Corporate partners that engage in business with the flow-through entities in which they own an interest must also determine whether a state will require elimination of these intercompany transactions for purposes of calculating the apportionment factor. Complexities may arise when the intercompany transaction takes place indirectly or with an affiliate. In addition, some states have only specified the elimination of intercompany transactions between partners and a partnership, but have not expanded the elimination for Limited Liability Companies (LLCs) and their members.
At the individual level, partners generally base their distributive share of income in the state on the K-1 (or equivalent) received. Generally, individuals must report all of their income in their states of residency. However, nonresident individual partners are typically taxed on their distributive share of business income derived from sources within the state. As a result of this same income being subject to tax in two or more states, the state of residency will usually provide a state tax credit for income taxes paid to the source state to mitigate the double taxation.
One often overlooked issue for nonresident individuals with flow-through investments in California is the requirement for partners who own 20% or more in a pass-through entity and whose business activity of the flow-through entity is unitary with another business activity of the partner, to determine state source income by utilizing an apportionment factor percentage.1 Similar to the method employed by corporate partners (described above), a nonresident individual partner would calculate an apportionment factor percentage by aggregating the distributive share of apportionment factors from the unitary flow-through investments.
Other issues that must be considered include passive activity losses and at-risk rules which can also limit or materially change the amount of reportable income.
Many states offer an administrative alternative to nonresident partners by allowing a flow-through entity to file a tax return and pay tax on their behalf via a composite (group) filing. Tax is generally calculated at the highest tax rate, without the benefit of possible graduated rates or exemptions/deductions. Eligible partners generally include nonresidents whose sole source of state income is the reporting pass-through entity, or if the nonresident owns multiple pass-through entities, the nonresident must be in a composite return for each pass-through entity investment in the state. In some states, a spouse's income may also jeopardize inclusion in a composite return. Although composite returns are generally only available to nonresident individuals, more and more states are allowing grantor trusts to be included in composite returns.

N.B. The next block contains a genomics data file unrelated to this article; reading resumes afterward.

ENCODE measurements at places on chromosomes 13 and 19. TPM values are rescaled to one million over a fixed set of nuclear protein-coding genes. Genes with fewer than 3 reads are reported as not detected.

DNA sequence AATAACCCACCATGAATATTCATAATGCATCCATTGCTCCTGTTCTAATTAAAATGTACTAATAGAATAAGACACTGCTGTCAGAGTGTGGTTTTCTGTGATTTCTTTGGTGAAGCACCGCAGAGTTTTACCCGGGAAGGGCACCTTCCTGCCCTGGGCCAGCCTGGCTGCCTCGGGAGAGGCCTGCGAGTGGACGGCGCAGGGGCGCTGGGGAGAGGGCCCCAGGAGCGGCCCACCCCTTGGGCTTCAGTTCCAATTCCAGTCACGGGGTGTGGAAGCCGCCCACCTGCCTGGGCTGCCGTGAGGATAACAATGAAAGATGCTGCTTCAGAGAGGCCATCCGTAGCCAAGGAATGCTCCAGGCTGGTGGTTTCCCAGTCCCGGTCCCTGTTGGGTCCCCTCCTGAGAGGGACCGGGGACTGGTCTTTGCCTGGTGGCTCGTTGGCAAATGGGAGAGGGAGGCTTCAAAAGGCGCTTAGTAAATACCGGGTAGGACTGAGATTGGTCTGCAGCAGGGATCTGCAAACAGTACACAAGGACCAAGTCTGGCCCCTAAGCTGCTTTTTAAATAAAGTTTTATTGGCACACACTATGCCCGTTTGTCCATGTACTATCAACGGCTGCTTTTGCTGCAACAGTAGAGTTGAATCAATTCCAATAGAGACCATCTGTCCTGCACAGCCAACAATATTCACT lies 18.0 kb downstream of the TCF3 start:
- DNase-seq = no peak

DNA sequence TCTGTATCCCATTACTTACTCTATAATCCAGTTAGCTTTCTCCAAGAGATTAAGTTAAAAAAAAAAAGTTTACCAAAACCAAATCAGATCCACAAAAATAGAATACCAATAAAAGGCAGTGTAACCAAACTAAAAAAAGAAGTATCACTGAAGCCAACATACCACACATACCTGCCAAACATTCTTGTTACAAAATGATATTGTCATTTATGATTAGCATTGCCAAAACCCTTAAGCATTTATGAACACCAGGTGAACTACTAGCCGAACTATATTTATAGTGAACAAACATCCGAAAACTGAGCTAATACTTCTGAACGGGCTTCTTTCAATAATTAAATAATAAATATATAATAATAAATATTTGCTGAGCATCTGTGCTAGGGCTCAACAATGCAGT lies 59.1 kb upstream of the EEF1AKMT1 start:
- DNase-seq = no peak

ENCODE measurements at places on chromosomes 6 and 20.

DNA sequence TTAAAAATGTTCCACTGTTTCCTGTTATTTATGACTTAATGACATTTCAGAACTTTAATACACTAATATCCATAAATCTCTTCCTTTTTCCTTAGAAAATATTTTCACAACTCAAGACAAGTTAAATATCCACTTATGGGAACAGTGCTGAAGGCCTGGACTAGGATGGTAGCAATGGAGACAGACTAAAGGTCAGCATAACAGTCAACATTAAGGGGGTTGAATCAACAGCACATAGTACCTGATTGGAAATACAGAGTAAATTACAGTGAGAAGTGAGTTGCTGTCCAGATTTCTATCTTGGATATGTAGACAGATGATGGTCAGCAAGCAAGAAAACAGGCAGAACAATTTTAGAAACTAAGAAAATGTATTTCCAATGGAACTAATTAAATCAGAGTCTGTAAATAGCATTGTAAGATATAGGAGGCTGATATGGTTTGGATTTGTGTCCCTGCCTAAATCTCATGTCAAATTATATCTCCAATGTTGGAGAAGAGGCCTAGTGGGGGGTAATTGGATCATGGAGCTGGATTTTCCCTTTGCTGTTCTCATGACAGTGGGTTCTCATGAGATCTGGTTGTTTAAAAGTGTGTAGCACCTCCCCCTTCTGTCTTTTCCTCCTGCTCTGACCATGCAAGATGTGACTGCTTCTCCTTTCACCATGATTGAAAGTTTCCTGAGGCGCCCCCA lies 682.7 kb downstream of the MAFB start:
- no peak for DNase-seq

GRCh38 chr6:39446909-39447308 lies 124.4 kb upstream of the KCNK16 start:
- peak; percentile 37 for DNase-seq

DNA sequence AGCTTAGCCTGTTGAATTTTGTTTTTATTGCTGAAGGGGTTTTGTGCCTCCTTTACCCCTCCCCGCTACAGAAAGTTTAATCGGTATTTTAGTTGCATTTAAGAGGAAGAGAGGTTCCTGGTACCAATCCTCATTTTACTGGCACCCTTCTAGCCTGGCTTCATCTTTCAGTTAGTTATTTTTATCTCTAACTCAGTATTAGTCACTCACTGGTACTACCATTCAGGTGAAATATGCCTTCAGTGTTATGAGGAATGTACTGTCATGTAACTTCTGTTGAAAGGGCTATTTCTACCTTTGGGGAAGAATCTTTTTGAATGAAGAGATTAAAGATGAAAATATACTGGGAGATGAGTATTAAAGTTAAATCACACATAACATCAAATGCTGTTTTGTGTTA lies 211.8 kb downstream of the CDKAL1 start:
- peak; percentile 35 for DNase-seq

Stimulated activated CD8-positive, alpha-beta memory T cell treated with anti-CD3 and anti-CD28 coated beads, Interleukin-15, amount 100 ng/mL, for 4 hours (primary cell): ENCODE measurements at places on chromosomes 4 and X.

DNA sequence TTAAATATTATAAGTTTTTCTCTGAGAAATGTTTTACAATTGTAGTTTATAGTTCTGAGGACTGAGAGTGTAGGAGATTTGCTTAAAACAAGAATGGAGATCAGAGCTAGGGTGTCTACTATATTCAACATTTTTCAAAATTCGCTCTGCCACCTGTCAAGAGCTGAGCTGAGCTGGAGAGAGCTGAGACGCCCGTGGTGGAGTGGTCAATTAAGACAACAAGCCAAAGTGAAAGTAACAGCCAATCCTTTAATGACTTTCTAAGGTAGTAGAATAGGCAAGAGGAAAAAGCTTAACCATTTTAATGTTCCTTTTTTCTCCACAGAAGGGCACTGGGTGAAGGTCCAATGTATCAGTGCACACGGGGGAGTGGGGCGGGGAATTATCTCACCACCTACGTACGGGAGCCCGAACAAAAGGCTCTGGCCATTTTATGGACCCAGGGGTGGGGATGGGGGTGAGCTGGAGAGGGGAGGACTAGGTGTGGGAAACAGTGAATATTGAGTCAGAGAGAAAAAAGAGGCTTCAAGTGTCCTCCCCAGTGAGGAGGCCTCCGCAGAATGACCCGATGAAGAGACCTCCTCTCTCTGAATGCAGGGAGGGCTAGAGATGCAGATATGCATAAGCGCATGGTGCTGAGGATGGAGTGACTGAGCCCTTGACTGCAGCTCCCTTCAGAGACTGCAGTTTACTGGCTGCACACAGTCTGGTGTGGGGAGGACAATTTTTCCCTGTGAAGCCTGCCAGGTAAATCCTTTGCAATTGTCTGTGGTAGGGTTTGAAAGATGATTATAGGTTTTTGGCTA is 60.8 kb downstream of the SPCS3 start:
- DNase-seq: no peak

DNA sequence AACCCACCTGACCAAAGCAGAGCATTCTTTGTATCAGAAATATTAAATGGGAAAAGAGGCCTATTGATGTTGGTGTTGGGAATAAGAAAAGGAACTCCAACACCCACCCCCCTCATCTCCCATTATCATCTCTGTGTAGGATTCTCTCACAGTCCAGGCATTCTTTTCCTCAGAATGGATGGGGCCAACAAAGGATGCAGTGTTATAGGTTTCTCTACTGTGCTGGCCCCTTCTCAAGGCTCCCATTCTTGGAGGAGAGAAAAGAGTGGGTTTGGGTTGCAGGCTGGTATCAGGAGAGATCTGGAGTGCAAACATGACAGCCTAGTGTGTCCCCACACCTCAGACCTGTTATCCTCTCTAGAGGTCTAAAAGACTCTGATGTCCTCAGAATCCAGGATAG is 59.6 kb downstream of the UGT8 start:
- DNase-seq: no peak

All of the above mentioned issues are also relevant when a tiered partnership structure exists. Income and apportionment factors can be flowed up through numerous levels of entities, depending upon applicable state law.
Many states responded to the failure of partner filings and payment of income taxes on their share of state source income by implementing withholding provisions on the pass-through entity. The imposition of the withholding tax on the share of in-state income that is attributable to nonresident partners helps to ensure, and at times accelerate, the payment of tax.
States differ on the method of withholding used, though it is generally based on the amount of distributable income rather than the actual distributions. Many times this can cause a cash-flow issue for the pass-through entity. In California, withholding is required on the distributable income of non-US partners; however, it is only required of domestic partners if a distribution was made. The states also differ on the method for remitting the withheld amounts. Some states require the payments to be remitted on an annual basis, often with the partnership return, while others require them to be made much like estimated tax payments throughout the year.
Many states that otherwise require withholding will not require it if the partner's pro rata share of income is less than a set amount, typically between $1,000 to $1,500, or if the partner elects to be included in a composite return or signs an affidavit agreeing to file a nonresident individual return.
The state tax treatment of flow-through entities and their owners can often result in unanticipated issues and compliance burdens. It is prudent for the entities and the owners to understand their obligations.
To view Part One in this series from the May 2010 newsletter, click here.
1 Regulation 17951-4(d)(4)